Of course, the coup-de-gras of insanity was the author’s diatribe (through the Holy Spirit) about how God’s “very essence is a verb” (p.206), with the example being that God is not about ‘expectation’ but ‘expectancy.’  Unfortunately for the author, who apparently was not an English major, even if it does sound cooler, ‘expectancy’ is also a noun.  That really should have been picked up somewhere, by the author or an editor or someone, and the fact that it wasn’t only serves to exemplify that this is not a book concerned with accuracy or understanding but only with causing problems.  I say all this not to berate the author, but to point out that those Christians who try and avoid the theological implications of what Young writes by claiming its just a good book don’t really have much of a leg to stand on.

Enough about literary theory however, what about the content?  Well, I think to begin with that it is awfully telling of the authors cowardice that he wastes no time in trying to distance himself from the claims of the book in case they are not taken too kindly by the evangelical community (pp.14-15).  He also did this at the end, just for good measure (p.249).  I do not have any patience for this.  If you are going to go out there and put something on the market which purports to be “Christian,” don’t do it just to cause dissension and controversy.  Either write in a theologically responsible way (which his disclaimers clearly indicate he was not) or label it as a secular novel.  Don’t put stuff out there that will easily confuse and mislead weaker believers, which is at the least what this book does.  There was never a time that I know of in CS Lewis’ writings that he tried to use the cloak of fiction to distance himself from the theological claims he made, yet today with people like Young and Brian McLaren, this has become the vogue way to be a heretic and not have to wear that moniker.

Come back tomorrow for the second half of this review where we will discuss what Young says about the Trinity and God’s purposes in his novel, The Shack.  Plus, on Tuesday or Wednesday I will be posting a review of William Paul Young the speaker and what he has to say about his novel when put on the spot.  This should also include an audio file of the event, so make sure to check in for further information about The Shack and William Paul Young in the days to come.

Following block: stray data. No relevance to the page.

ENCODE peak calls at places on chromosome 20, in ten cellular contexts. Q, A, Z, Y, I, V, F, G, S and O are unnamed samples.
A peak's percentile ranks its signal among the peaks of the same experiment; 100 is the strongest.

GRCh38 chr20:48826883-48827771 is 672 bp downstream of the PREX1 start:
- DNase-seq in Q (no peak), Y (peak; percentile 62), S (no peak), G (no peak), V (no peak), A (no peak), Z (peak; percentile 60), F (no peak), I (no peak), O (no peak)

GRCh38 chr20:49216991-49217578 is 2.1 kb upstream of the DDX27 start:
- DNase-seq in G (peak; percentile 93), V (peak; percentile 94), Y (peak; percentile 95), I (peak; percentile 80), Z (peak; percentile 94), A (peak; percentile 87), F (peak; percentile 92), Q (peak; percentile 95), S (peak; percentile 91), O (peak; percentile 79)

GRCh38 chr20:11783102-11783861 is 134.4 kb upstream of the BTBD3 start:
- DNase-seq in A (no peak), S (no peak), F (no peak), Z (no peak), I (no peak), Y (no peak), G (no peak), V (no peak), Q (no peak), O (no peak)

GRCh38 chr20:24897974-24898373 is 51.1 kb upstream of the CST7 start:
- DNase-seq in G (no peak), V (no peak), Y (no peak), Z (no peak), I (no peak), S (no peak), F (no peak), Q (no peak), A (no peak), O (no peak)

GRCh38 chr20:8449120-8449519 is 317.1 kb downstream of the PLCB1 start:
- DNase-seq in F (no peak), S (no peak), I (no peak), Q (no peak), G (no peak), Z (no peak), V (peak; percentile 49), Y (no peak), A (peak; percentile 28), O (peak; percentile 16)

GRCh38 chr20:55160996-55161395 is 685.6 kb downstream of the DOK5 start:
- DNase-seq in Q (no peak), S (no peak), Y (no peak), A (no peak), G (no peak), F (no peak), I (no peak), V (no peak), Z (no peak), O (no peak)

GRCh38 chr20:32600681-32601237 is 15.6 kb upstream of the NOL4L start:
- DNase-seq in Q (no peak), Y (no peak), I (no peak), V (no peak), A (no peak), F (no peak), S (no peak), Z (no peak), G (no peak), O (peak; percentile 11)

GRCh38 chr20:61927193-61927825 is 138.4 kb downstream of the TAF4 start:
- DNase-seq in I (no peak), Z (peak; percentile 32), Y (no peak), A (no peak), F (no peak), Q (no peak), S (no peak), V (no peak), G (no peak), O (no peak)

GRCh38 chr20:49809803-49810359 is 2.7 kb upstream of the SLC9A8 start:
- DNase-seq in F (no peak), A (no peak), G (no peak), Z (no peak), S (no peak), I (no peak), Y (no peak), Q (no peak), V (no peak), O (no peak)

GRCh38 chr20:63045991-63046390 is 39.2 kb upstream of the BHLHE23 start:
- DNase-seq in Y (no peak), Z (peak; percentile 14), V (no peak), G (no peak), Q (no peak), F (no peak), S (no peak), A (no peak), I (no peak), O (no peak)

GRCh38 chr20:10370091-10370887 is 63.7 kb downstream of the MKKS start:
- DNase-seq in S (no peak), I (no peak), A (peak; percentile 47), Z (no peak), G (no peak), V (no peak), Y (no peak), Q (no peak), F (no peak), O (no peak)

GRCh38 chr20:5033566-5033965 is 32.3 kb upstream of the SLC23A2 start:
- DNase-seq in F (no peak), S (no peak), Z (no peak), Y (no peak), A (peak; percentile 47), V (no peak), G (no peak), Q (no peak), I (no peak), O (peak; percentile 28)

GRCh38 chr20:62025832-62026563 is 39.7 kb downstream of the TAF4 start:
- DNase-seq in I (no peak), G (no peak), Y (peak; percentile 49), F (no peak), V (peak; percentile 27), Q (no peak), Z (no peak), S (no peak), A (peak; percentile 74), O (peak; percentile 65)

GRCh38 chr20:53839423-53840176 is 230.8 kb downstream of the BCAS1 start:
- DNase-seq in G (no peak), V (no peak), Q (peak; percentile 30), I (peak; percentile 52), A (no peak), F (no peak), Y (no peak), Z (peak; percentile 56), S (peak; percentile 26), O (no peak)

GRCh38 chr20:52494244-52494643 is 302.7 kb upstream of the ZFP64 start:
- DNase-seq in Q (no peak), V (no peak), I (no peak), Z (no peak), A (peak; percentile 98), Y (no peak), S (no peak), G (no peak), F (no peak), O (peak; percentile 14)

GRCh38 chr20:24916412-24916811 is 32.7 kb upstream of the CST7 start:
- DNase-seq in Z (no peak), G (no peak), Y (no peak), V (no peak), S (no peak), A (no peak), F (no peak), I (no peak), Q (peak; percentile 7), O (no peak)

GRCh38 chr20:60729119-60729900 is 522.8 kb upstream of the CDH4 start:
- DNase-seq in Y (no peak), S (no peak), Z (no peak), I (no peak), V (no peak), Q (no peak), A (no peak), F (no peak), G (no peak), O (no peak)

What We Believe- Article II, God (part 2)

January 15, 2009

Following the prologue and general overview of God that we looked at previously the BF&M moves into a subarticle concerning God the Father:

A. God the Father

God as Father reigns with providential care over His universe, His creatures, and the flow of the stream of human history according to the purposes of His grace. He is all powerful, all knowing, all loving, and all wise. God is Father in truth to those who become children of God through faith in Jesus Christ. He is fatherly in His attitude toward all men.

Genesis 1:1; 2:7; Exodus 3:14; 6:2-3; 15:11ff.; 20:1ff.; Leviticus 22:2; Deuteronomy 6:4; 32:6; 1 Chronicles 29:10; Psalm 19:1-3; Isaiah 43:3,15; 64:8; Jeremiah 10:10; 17:13; Matthew 6:9ff.; 7:11; 23:9; 28:19; Mark 1:9-11; John 4:24; 5:26; 14:6-13; 17:1-8; Acts 1:7; Romans 8:14-15; 1 Corinthians 8:6; Galatians 4:6; Ephesians 4:6; Colossians 1:15; 1 Timothy 1:17; Hebrews 11:6; 12:9; 1 Peter 1:17; 1 John 5:7.